Sunday started with a relaxing morning at Blue Lagoon Spa, followed by an early afternoon techno set from Futuregrapher, who did a mix of music and reading from a book (in Icelandic).  He played one track off of his upcoming album, due to drop later this month, and it was a much more upbeat danceable number – should be one to be on the lookout for.

We closed out the festival at the “headliner” event featuring the Flaming Lips.  This is the first time at Airwaves that we’ve gotten tickets to an event that wasn’t covered by the general festival pass.  Most years the only way to get tickets to these special events is to wait in long lines, but this year they also offered the opportunity to purchase a limited number of tickets in advance, so we took advantage of that to guarantee ourselves a spot.  The opener was The War on Drugs, who played a solid one hour set, the last of their current tour.  Then it was onto the Flaming Lips, which can best be described as an experience – psychedelic patterns, big inflatable things, LED lights, balloons, costumes, and just general shenanigans.  While at times it was perhaps a bit overly theatrical it was still a really enjoyable time, with the band playing for a solid 90 minutes before taking a brief break and then doing an encore.


And that, dear reader, is how our sixth Iceland Airwaves ended – with a pretty decent bang.  Our band count was “down” in 2014 (I only saw 33 shows…), but we had a great time and didn’t feel like we ran ourselves ragged trying to see everything possible.  Plus I’m coming home with a huge bag of vinyl, CDs, and tapes (more on those to follow), so I have that to last me through at least the end of the calendar year.

Only 51 more weeks ’til Iceland Airwaves 2015…

Epic Rain – “Somber Air”

Epic Rain came recommended to me back in 2012 by my friend Ingvar at Reykjavik’s Lucky Records, so we made a point of checking them out at Iceland Airwaves that year at a little club, and caught them again in 2013 at an in-store off-venue performance at Lucky.  So it makes sense that when Ingvar started his own label, also named Lucky Records, that Epic Rain would be the first band he put out, releasing their sophomore album Somber Air last month.  And he did it first class, with a gatefold vinyl release that includes a copy of the album on CD inside – which is even better than a mp3 download card.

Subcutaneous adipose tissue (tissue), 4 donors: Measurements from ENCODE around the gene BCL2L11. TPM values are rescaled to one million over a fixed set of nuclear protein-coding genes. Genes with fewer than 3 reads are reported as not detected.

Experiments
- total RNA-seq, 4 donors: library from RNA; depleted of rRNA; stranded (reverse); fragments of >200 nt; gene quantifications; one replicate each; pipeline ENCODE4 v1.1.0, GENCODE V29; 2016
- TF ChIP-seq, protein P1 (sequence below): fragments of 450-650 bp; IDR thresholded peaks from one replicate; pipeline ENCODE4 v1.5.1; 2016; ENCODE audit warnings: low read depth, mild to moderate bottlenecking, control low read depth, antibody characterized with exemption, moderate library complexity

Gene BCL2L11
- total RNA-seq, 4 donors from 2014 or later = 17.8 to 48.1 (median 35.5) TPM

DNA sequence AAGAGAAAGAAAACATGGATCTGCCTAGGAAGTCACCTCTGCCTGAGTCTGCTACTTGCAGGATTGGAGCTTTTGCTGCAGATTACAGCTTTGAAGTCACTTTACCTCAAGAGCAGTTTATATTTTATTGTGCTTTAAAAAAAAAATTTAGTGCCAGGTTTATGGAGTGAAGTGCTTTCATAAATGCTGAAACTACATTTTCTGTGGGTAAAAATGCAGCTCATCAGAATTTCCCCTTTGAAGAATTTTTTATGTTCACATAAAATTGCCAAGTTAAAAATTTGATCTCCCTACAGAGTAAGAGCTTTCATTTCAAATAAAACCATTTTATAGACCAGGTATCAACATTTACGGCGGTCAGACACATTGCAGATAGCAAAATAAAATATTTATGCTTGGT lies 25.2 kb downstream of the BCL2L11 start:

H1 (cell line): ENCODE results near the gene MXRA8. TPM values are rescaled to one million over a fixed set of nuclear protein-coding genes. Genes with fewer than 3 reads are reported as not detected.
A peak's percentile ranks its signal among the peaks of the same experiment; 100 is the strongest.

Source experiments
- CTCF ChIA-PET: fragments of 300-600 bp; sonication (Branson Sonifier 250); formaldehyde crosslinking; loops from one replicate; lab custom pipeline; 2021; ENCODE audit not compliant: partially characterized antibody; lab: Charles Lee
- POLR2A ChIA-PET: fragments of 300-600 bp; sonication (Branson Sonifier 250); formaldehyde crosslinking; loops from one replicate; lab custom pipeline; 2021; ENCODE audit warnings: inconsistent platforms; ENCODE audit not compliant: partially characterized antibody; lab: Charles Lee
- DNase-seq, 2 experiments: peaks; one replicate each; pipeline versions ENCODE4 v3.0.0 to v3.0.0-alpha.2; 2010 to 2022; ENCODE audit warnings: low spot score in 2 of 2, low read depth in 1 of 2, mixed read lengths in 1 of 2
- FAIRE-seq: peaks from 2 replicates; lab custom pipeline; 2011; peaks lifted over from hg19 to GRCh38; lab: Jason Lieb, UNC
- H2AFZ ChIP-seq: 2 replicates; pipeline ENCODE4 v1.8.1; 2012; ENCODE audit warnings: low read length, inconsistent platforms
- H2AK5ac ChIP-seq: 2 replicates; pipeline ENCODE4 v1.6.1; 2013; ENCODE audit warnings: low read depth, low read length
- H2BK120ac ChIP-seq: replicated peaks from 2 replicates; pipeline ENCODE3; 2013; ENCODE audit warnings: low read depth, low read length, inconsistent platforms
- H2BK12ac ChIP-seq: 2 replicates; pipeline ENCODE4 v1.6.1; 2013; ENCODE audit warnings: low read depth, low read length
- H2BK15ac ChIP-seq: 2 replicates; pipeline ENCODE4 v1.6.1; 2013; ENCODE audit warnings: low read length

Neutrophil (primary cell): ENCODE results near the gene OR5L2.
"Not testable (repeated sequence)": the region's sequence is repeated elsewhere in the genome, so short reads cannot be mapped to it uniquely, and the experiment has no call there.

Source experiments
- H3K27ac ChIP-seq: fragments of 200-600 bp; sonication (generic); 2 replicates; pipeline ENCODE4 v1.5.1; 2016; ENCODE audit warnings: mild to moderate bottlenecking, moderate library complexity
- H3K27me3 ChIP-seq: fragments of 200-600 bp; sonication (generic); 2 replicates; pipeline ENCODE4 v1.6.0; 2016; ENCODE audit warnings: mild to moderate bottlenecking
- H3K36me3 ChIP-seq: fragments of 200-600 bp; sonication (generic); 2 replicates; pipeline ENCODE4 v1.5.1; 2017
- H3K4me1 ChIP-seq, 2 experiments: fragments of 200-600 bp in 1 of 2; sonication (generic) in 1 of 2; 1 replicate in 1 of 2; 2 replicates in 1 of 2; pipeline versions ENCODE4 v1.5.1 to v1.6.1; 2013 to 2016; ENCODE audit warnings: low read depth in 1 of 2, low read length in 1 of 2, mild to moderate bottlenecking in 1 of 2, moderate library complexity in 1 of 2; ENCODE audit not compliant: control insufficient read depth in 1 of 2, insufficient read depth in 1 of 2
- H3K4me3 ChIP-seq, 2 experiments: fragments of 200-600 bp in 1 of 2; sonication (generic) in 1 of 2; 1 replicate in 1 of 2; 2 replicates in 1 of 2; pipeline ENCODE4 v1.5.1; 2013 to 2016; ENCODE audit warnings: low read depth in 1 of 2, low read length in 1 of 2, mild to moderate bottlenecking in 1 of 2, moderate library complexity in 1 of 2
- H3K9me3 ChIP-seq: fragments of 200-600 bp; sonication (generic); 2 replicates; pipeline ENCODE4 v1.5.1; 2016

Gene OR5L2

The driving force behind Epic Rain is Jóhannes Birgir Pálmason, the lyricist and primary vocalist.  While the band lists their genre as “alternative” on their Facebook page, the style of Pálmason is more spoken than sung, and I see them as more of a hip hop group.  Though hip hop is an insufficient description for Epic Rain – this isn’t your standard bass-driven, smack-talking hip hop.  Not at all.  The music that provides the base on which Pálmason and sometimes co-vocalist Bragi Eiríkur Jóhannsson perform is drawn from all kinds of different genres, from country (“Shadow Of A Rose”) to military marches (“Dancing With Daggers”) to surf (“Nowhere Street”).  One of the things that differentiates Somber Air from Epic Rain’s 2012 full-length debut, Elegy, is that this musical layers are much broader in range and influence, and that’s also one of the things that makes it special.

It’s the vocals that truly define Epic Rain’s sound.  Pálmason’s delivery is a slightly raspy, almost forced whispered spoken word that creates a darker, sometimes desperate emotionally wrenching emotional state over the top of the music that fits his lyrics perfectly.

I turn my back on the city I’m committed to the road,
The boat is leaking and the water is freezing cold,

This world is made of stone and broken chains,
I’m digging for gold hoping for a change.

— “Shadow Of A Rose”

When Jóhannsson joins in the effect is even more jarring with his delivery that sounds remarkably like Louis Armstrong – all the more so when you see that the sound is coming from a relatively young man from Iceland.  The two of them together both contrast and compliment one another and give Epic Rain a sound that seems old and familiar… yet is really something new and different, particularly on the tracks “Somber Air” and “King of Beggars.”  Pálmason bought in some female vocalists for some of Somber Air‘s tracks as well, offering even more counters to his unique vocal style.  The singing of the co-vocalists, combined with the cadence of Pálmason’s unique delivery, often deliver startling contrasts.

The campfire needs a story about thieves and ghosts,
A lonely soul needs a fisherman’s rope,
The knife needs the touch of a filthy hand,
And the prison cell needs a guilty man.
— “Somber Air”

When trying to describe Epic Rain’s debut to others I generally did so as “they’re what hip hop would have sounded like if it had been invented in a jazz club or cabaret in the 1930s.”  With Somber Air Epic Rain broadens that scope by introducing a wider range of musical influences, while still retaining that old-time feel – something new out of something old.  It’s dusty and dark, a world inhabited by desperate lovers and petty criminals, the futureless young and the old-before-their-years losers.  It’s music that should be listened to in the dark with a cigarette and some straight whiskey.

It might be tough to track down a copy of Somber Air in the US, but fear not friends, because you purchase CD, vinyl, or digital download on the band’s Bandcamp page HERE.  If you’re tired of the same old same old, check out Epic Rain – they’ve got something new and interesting going on.